vaccine

A staff member at Adventist Health Tehachapi Valley assists during a recent vaccination clinic held at the hospital, 1100 Magellan Drive.

Now that health care workers and seniors over the age of 65 are eligible to receive coronavirus vaccinations, many Americans are left scratching their heads as to how to go about getting the vaccine, who should receive one and who should take a pass.

In addition to vaccination clinics offered by Adventist Health Tehachapi Valley, vaccinations can be obtained at OMNI Family Health in Tehachapi by calling 1 (800) 300-6664 and Sav-On Pharmacy #1347 located at 775 S. Tucker Road.

All three locations offer the Moderna vaccination.

Online reservations are advised by Adventist Health Tehachapi Valley and required by Sav-On Pharmacy by visiting the Kern County Public Health Services website and following the vaccination link. 

Adventist Health will also accept signup requests by calling 661-771-8440.

Due to the high demand and a limited number of allocated vaccinations, waiting lists can be long, and patience is required.

Overseeing the vaccination clinic for Adventist Health Tehachapi Valley is Joshua Pierce, manager of training and development.

Tehachapi News spoke with Pierce, who provided answers to many frequently asked questions.

TN: Is it safe to get the vaccination if you had a reaction to other vaccinations such as the shingles shot?

Pierce: If you have had a reaction to another vaccine, such as the shingles shot, we will observe you for 30 minutes, and not for 15, which is the normal observation time.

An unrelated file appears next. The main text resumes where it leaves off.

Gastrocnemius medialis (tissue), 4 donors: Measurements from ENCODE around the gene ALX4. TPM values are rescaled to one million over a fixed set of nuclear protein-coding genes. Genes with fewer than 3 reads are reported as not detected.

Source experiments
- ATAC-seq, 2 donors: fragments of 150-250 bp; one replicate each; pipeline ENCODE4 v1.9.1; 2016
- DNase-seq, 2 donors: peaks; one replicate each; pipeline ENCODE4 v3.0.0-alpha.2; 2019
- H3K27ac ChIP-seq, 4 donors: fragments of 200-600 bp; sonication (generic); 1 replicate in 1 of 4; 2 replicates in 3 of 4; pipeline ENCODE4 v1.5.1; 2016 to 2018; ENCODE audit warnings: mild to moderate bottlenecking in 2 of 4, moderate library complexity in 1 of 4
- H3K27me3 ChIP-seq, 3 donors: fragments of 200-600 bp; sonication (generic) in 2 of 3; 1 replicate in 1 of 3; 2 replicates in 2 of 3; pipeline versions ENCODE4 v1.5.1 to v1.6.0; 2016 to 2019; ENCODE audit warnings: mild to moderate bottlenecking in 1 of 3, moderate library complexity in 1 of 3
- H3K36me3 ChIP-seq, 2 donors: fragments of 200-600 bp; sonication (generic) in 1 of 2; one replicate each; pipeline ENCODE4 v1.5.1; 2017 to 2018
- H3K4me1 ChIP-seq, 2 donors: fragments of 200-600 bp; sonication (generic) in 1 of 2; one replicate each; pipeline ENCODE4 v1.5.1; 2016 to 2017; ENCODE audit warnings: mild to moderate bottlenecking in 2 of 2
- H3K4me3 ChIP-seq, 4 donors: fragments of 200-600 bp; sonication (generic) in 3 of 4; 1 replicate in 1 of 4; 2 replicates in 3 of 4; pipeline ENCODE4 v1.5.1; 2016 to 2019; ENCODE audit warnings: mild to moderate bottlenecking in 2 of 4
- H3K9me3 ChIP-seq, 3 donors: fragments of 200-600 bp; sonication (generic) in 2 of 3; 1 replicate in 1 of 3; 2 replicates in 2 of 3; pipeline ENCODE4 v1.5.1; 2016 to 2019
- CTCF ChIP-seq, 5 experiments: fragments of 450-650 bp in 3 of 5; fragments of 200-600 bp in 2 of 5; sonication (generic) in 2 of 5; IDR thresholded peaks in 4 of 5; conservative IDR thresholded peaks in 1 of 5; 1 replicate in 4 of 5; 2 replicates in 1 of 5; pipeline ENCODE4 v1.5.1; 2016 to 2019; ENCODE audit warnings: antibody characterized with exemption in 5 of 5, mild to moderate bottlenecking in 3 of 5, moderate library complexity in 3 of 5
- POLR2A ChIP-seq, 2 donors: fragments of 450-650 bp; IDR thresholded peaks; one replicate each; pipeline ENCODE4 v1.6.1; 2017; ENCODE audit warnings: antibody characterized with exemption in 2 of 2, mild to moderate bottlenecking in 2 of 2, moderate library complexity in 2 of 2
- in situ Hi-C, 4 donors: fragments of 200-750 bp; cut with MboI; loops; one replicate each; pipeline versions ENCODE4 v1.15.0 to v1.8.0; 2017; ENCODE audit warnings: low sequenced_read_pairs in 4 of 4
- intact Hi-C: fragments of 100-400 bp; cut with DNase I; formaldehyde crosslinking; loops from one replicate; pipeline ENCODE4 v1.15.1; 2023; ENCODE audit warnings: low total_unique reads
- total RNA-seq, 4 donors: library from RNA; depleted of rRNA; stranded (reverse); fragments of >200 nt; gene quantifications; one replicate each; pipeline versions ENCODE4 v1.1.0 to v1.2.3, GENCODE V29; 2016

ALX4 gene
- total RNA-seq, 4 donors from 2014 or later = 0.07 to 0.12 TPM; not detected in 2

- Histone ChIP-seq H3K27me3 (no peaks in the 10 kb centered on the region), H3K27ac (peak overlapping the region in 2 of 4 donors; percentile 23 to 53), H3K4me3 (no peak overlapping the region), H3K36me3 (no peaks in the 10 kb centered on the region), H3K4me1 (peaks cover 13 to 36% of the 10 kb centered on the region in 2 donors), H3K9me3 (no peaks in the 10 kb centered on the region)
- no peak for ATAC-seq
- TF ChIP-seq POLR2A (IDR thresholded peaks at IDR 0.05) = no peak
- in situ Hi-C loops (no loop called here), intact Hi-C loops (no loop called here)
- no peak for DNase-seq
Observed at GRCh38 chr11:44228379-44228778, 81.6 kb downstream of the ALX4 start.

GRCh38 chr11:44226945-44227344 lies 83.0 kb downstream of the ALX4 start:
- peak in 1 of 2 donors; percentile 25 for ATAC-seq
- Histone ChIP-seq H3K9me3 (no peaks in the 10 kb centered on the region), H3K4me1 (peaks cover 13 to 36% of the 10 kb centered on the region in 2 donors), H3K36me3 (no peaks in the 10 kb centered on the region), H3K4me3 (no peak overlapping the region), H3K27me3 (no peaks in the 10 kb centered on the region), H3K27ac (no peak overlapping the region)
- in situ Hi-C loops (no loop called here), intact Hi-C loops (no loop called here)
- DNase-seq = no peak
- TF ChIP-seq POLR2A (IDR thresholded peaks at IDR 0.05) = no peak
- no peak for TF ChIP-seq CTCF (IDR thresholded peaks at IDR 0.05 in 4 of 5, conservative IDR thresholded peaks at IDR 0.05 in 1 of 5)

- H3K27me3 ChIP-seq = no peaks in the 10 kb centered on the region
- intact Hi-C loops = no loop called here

TN: Who should not get the shot?

Pierce: People who had a reaction to propylene glycol or who have ever had Guillain Barre Syndrome, a neurological disorder, or disqualified.

TN: If you have had the virus, can you still get the vaccination?

Pierce: You can, but you have to be at least 14 days from recovery. That's the minimum. CDC says you should have enough antibodies to last about 90 days.

TN: If you just had the flu shot, is it safe to get the vaccination?

Pierce: It is.

TN: What are typical side effects?

Pierce: CDC has reported that the most typical side effects, which about 90 percent of people experience, is soreness to the arm. Some other side effects include fatigue, headache, body aches, possibly a slight fever or slight chills. Most people usually report soreness or tenderness to the arm. Side effects usually last between 24 to 48 hours.

TN: Does the current vaccinations protect against the variant strains that have been reported recently?

Pierce: There is not a massive amount of research out there. They are doing studies right now that shows that it is effective against the new strains, but there is not enough research for the hospital to stand behind it.

TN: What is the percentage rate of effectiveness for the Moderna vaccine?

Pierce: For your first vaccination, you are somewhere is the ballpark between 60 percent to 80 percent, 14 days after your first shot. Then, after your second shot, you reach a point from anywhere between 92 percent to 98 percent, again 14 days after your second shot.

For those who schedule their vaccination at Adventist Health, Pierce said the hospital provides a concierge service.

"You pull up in your car, you stay in your car, we serve you at your car and we observe you in your car. You get to do all the paperwork in your car, and then you drive out after the completion time. That way, we promote social distancing. We do ask that you wear a mask to protect our staff," Pierce said.